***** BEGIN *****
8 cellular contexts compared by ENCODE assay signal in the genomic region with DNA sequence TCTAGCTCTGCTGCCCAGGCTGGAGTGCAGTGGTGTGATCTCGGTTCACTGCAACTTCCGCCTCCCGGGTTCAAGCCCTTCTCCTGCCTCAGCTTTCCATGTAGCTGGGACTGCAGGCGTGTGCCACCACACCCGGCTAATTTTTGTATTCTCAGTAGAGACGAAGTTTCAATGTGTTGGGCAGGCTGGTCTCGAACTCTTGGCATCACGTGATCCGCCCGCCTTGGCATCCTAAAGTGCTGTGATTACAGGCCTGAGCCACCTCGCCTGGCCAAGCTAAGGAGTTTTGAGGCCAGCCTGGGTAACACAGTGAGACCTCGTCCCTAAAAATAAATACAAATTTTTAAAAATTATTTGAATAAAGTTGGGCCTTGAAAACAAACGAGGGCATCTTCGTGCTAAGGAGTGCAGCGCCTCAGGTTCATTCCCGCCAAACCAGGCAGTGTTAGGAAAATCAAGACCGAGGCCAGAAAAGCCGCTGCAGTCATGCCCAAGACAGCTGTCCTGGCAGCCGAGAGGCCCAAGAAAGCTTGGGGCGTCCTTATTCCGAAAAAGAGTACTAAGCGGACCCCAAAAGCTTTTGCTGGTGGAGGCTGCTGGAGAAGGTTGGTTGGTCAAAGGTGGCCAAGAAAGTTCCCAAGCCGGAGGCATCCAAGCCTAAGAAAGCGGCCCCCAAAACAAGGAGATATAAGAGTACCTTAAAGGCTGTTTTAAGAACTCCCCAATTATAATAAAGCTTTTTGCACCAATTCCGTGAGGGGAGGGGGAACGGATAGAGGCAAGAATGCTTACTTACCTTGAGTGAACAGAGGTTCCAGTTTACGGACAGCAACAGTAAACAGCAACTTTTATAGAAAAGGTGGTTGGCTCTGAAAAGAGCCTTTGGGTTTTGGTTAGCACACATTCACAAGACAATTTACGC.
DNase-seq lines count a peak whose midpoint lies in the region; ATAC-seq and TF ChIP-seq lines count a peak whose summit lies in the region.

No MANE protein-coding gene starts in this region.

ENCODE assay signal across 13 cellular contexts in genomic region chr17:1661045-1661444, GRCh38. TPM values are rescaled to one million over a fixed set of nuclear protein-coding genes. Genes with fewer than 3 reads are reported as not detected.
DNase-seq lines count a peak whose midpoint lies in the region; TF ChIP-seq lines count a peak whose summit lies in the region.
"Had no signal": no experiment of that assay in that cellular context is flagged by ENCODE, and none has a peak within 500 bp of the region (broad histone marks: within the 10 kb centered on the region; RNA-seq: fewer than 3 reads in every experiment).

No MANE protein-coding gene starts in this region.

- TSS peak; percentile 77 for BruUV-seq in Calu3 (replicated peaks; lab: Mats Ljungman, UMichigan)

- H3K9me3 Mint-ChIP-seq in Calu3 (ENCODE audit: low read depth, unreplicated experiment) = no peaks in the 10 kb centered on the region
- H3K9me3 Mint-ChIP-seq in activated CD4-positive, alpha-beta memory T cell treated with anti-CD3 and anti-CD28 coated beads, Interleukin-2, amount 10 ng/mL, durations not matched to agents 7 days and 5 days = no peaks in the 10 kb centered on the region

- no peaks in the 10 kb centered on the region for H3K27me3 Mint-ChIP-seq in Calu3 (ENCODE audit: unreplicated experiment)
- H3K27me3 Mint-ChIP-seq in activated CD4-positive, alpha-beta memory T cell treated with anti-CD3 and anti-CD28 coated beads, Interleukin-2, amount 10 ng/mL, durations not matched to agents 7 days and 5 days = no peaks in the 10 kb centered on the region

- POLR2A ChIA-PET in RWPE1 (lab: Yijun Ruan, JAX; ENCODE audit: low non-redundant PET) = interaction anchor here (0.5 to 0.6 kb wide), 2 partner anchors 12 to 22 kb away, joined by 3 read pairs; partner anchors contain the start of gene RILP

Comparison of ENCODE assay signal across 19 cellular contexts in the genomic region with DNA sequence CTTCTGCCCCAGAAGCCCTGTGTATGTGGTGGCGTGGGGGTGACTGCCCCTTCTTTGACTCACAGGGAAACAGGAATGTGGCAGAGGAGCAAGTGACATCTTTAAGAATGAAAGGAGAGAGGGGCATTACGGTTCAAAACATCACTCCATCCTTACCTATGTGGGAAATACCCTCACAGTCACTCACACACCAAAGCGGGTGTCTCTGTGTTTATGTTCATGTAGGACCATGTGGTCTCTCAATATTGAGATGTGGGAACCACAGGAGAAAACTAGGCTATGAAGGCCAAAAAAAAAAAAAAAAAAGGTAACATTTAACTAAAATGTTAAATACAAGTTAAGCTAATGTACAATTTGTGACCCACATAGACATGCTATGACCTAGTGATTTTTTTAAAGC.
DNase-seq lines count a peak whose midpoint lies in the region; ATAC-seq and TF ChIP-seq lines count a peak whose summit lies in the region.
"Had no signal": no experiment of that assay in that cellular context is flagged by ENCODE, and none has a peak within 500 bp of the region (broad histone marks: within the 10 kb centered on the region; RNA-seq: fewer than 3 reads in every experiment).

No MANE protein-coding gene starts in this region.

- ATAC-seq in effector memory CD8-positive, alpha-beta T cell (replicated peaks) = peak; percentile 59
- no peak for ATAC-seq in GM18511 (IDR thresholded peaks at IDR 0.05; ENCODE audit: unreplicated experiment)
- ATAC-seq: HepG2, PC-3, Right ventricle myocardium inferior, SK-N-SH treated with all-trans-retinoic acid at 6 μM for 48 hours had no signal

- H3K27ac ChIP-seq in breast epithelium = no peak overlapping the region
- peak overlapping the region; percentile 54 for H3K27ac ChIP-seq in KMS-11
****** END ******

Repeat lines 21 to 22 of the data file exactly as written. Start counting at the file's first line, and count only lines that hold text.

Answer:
- H3K27ac ChIP-seq in breast epithelium = no peak overlapping the region
- peak overlapping the region; percentile 54 for H3K27ac ChIP-seq in KMS-11